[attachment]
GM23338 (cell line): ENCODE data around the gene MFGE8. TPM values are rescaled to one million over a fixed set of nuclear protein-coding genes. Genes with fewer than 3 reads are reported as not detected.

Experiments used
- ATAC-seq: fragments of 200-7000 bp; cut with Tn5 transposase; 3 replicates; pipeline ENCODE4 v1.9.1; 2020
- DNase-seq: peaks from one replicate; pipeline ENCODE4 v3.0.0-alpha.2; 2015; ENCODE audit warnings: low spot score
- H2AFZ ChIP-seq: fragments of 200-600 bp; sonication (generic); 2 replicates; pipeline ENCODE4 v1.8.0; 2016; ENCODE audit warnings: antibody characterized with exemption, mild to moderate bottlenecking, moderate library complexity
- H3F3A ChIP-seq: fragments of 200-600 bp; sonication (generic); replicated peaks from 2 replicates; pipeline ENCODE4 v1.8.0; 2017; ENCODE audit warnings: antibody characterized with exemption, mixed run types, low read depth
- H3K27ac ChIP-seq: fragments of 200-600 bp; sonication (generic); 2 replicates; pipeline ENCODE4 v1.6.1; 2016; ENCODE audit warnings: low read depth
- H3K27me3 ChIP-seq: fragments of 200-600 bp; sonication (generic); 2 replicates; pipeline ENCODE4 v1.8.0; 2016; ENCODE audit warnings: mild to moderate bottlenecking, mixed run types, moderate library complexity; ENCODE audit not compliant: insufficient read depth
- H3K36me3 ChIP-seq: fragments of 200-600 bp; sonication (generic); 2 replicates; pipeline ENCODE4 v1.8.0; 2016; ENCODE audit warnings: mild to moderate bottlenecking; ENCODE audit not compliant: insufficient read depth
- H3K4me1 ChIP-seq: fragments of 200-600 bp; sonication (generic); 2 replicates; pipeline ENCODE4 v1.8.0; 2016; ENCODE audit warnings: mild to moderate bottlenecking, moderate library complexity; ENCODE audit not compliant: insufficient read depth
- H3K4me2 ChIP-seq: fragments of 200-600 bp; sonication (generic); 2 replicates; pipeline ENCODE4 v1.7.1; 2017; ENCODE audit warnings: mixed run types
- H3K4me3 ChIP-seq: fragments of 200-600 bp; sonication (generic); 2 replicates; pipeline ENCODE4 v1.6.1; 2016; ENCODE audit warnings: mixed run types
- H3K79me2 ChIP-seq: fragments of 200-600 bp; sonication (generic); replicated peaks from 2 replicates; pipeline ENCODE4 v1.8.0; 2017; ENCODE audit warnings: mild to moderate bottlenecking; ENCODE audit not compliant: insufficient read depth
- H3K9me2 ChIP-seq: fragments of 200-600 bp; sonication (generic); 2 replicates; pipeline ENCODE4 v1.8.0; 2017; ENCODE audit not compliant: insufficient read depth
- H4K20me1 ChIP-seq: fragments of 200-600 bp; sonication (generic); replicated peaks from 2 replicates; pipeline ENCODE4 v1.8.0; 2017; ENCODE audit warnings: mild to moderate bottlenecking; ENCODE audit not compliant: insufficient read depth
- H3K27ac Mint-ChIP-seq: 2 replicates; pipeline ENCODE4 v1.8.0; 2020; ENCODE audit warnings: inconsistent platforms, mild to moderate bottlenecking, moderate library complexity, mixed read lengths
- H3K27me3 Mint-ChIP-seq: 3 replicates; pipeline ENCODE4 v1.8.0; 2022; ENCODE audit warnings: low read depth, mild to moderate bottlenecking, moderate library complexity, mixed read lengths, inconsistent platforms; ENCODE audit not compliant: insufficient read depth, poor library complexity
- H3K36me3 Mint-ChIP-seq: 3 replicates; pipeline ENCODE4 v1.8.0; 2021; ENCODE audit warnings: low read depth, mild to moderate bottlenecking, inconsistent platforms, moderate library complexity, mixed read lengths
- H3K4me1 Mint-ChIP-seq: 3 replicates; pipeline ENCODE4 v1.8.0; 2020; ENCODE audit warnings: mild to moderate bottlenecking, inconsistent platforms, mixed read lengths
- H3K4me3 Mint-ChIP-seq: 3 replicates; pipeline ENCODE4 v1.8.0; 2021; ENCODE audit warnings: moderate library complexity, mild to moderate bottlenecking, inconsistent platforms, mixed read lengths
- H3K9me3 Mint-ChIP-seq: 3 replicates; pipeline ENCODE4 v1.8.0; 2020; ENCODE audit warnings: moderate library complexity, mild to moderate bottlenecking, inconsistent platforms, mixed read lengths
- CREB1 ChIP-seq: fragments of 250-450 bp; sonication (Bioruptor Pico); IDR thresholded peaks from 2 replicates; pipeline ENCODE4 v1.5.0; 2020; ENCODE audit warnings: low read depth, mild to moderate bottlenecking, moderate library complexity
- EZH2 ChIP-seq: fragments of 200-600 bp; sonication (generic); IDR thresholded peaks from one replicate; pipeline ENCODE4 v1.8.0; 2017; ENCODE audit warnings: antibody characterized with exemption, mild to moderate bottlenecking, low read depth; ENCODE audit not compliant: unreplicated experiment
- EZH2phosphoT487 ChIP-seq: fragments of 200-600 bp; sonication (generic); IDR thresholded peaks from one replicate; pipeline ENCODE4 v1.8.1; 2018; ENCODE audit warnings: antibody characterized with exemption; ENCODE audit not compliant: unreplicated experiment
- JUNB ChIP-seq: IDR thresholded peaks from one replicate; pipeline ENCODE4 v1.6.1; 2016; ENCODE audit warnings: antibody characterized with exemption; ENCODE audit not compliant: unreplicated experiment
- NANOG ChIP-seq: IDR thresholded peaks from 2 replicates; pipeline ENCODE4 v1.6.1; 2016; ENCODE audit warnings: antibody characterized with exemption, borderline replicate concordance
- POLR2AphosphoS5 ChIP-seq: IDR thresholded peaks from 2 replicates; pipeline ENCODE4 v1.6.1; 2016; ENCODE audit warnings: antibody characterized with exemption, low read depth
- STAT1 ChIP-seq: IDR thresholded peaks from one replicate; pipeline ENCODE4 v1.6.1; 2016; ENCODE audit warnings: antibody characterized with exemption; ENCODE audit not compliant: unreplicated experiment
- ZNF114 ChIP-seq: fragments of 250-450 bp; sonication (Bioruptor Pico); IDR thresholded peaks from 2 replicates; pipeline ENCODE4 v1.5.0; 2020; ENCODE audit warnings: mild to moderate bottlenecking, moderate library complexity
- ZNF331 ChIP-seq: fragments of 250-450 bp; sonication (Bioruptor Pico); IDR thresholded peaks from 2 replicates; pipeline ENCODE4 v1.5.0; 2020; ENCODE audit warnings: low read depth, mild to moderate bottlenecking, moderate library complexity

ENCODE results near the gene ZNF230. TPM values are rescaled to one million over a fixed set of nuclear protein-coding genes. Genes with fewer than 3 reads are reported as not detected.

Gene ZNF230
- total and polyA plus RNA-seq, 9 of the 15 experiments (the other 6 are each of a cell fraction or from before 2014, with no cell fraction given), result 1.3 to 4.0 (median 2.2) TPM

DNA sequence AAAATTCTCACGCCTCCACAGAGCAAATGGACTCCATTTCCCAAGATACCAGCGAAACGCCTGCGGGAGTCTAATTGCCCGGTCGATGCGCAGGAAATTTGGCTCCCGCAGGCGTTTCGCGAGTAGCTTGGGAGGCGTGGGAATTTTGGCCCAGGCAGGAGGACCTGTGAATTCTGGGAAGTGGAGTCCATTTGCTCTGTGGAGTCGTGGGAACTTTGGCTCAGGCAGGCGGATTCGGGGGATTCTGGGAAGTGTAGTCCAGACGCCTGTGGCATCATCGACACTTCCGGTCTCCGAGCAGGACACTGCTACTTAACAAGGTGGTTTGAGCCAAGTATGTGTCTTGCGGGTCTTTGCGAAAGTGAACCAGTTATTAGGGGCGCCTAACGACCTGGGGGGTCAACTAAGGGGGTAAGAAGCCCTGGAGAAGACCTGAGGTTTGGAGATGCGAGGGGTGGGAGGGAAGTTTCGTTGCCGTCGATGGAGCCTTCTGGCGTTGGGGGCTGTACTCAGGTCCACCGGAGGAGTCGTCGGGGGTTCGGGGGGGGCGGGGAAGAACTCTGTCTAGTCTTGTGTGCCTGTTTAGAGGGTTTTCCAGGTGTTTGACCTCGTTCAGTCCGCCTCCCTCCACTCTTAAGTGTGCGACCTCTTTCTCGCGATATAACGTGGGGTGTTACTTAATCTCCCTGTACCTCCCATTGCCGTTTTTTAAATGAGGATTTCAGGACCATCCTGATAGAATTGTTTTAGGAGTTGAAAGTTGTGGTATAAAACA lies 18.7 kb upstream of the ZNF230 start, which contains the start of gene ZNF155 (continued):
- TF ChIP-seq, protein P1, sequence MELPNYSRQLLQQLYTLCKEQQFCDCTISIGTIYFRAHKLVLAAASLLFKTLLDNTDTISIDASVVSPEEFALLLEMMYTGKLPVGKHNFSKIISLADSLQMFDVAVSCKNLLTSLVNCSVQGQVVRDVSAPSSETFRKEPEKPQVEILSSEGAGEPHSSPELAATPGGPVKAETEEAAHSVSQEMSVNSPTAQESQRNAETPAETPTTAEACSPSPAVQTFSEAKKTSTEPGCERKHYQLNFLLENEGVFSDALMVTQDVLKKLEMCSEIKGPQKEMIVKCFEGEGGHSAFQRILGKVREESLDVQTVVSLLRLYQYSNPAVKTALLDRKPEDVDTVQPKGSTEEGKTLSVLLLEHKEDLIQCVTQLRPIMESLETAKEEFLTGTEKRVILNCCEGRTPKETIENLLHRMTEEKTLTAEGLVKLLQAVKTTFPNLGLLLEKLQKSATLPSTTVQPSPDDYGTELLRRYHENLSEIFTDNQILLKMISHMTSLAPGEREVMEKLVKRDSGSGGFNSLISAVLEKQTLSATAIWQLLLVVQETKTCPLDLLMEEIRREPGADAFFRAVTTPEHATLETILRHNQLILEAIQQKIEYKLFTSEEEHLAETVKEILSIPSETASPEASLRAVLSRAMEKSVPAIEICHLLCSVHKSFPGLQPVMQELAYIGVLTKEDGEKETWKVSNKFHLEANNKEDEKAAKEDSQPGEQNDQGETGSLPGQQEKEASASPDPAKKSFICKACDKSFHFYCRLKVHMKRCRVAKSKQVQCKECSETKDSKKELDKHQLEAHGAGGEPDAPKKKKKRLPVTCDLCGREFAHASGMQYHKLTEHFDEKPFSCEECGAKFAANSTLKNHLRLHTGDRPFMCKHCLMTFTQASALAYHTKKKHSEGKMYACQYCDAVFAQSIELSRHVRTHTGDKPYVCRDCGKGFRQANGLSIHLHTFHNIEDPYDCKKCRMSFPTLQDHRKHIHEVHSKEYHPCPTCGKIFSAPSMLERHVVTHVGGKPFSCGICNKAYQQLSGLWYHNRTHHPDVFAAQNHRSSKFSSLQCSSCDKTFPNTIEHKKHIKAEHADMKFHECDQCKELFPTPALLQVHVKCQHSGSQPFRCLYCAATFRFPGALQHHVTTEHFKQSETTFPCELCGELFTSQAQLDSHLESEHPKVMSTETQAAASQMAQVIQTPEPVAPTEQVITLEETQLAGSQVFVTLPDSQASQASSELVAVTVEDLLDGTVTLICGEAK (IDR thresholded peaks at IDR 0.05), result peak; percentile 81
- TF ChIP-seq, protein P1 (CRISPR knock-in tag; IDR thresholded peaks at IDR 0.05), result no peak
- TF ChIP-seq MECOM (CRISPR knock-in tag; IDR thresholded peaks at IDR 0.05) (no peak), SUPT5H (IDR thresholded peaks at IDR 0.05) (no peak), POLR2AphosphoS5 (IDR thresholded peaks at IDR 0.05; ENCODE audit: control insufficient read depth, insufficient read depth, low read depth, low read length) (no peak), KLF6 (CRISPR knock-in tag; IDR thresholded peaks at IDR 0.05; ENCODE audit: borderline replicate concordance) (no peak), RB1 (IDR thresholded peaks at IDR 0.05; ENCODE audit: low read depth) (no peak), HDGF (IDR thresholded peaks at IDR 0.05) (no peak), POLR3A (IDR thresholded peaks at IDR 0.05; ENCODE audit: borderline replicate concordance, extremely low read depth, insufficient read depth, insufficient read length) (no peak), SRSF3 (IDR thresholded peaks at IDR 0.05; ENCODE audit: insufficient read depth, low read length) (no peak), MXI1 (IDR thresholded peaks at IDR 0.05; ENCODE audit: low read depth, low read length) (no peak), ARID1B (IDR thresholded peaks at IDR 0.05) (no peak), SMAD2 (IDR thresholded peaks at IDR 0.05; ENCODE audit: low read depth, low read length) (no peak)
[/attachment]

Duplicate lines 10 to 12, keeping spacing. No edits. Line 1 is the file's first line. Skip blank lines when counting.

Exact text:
- H3K4me1 ChIP-seq: fragments of 200-600 bp; sonication (generic); 2 replicates; pipeline ENCODE4 v1.8.0; 2016; ENCODE audit warnings: mild to moderate bottlenecking, moderate library complexity; ENCODE audit not compliant: insufficient read depth
- H3K4me2 ChIP-seq: fragments of 200-600 bp; sonication (generic); 2 replicates; pipeline ENCODE4 v1.7.1; 2017; ENCODE audit warnings: mixed run types
- H3K4me3 ChIP-seq: fragments of 200-600 bp; sonication (generic); 2 replicates; pipeline ENCODE4 v1.6.1; 2016; ENCODE audit warnings: mixed run types